I/ Audrey Hepburn:
II/ "My fair lady":
The 2nd part of this post, contrary to your expectation, is not about Audrey Hepburn's performance in "My fair lady".
The film, based on a play by George Bernard Shaw and directed by George Cukor, can be summarised that Henry Higgins, a professor in phonetics, has a bet with Hugh Pickering that he can teach the flower girl Eliza, who has a strong Cockney accent, to speak English properly so that he can pass her off as a duchess at an embassy ball. It is 1st of all a lovely, entertaining film, a charming combination of
musical, comedy and romance, with marvellous performances by Audrey
Hepburn and Rex Harrison as Eliza Doolittle and professor Henry Higgins
But that's not all.
1st, from the linguistic point of view, "My fair lady" is interesting to linguists as well as students of linguistics, especially phonetics. As a matter of fact, my phonetics professor showed us a video clip (the scene in which Eliza practices pronouncing the initial /h/).
2nd, from the political point of view, it's a great polemic, an attack on the British class system, and on the fact that an Englishman's destiny is largely determined by his accent.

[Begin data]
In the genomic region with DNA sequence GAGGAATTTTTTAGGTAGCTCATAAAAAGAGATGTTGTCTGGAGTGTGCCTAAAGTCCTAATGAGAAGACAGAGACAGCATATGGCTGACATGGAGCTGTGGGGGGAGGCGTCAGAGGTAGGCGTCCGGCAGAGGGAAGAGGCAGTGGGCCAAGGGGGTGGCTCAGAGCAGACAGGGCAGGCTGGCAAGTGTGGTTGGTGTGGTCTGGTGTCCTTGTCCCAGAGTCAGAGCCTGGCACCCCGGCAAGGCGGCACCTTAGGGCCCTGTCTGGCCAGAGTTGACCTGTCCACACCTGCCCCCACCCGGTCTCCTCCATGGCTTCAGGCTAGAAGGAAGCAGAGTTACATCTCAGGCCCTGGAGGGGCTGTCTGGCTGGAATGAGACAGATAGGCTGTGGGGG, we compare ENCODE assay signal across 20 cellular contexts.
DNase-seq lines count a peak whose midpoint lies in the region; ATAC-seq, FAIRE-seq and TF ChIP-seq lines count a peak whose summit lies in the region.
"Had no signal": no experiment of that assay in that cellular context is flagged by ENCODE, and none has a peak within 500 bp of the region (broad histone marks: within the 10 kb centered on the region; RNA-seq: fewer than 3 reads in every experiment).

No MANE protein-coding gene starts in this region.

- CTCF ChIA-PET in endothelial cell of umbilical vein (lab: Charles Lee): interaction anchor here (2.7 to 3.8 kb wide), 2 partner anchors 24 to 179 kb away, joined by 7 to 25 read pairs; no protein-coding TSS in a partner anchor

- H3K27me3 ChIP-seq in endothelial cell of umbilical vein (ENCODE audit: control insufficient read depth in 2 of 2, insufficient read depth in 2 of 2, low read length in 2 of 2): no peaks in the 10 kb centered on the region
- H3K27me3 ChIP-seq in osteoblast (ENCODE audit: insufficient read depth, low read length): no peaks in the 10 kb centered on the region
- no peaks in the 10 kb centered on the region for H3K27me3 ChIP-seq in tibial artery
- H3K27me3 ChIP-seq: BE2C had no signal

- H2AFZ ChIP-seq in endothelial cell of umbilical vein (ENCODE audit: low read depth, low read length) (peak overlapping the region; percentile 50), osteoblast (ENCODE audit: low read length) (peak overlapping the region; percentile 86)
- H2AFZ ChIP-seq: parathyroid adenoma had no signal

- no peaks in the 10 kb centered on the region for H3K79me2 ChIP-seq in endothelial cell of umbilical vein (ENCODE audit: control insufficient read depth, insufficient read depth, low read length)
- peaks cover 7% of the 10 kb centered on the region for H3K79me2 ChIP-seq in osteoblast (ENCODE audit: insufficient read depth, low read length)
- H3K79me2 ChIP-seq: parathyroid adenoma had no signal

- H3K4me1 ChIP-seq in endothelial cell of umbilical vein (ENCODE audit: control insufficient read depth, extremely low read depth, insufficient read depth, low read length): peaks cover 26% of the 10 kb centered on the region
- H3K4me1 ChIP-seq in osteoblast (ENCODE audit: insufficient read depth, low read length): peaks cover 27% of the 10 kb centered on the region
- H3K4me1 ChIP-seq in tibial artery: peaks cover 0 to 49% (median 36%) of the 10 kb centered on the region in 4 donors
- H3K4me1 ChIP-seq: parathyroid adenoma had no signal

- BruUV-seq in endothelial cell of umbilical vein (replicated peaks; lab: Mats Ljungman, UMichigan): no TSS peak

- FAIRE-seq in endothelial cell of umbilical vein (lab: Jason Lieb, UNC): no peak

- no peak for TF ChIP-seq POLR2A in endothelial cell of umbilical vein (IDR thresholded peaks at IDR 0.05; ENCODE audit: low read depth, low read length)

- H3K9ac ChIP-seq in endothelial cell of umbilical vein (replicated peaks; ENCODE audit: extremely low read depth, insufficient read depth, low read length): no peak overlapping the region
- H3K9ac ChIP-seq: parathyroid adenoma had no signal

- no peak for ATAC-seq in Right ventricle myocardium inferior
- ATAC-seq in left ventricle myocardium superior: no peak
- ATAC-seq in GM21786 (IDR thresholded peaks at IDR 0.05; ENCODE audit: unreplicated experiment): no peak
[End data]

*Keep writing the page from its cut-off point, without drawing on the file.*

3rd, from the feminist point of view, "My fair lady" has a strong, determined, independent and proud female character, in spite of her social status and helpless situation. Though I've written above that the idea is Henry's, Eliza takes the initiative, comes to his house of her own accord and signs up for the lessons, declaring she's ready to pay. Later, she's again the one to take action, as she leaves him when finding herself not respected. Everything she does is her own choice, her own decision.
4th, from the rational point of view, the ending argues that the kind of sentimental love expressed in many words may not be deep, strong or lasting.
5th, from the romantic point of view, Henry Higgins is 1 of the most fascinating male characters in cinema, who in spite of his pride and snobbery and big ego turns out to be more emotional and vulnerable than he dares to acknowledge, and more vulnerable precisely because he finds it difficult to express his emotions. And Rex Harrison steals the show.
Finally and most importantly, from the film critic's point of view, it's simply wonderful. No wonder "My fair lady" won 8 Oscars.
I haven't watched such a great film for quite a while.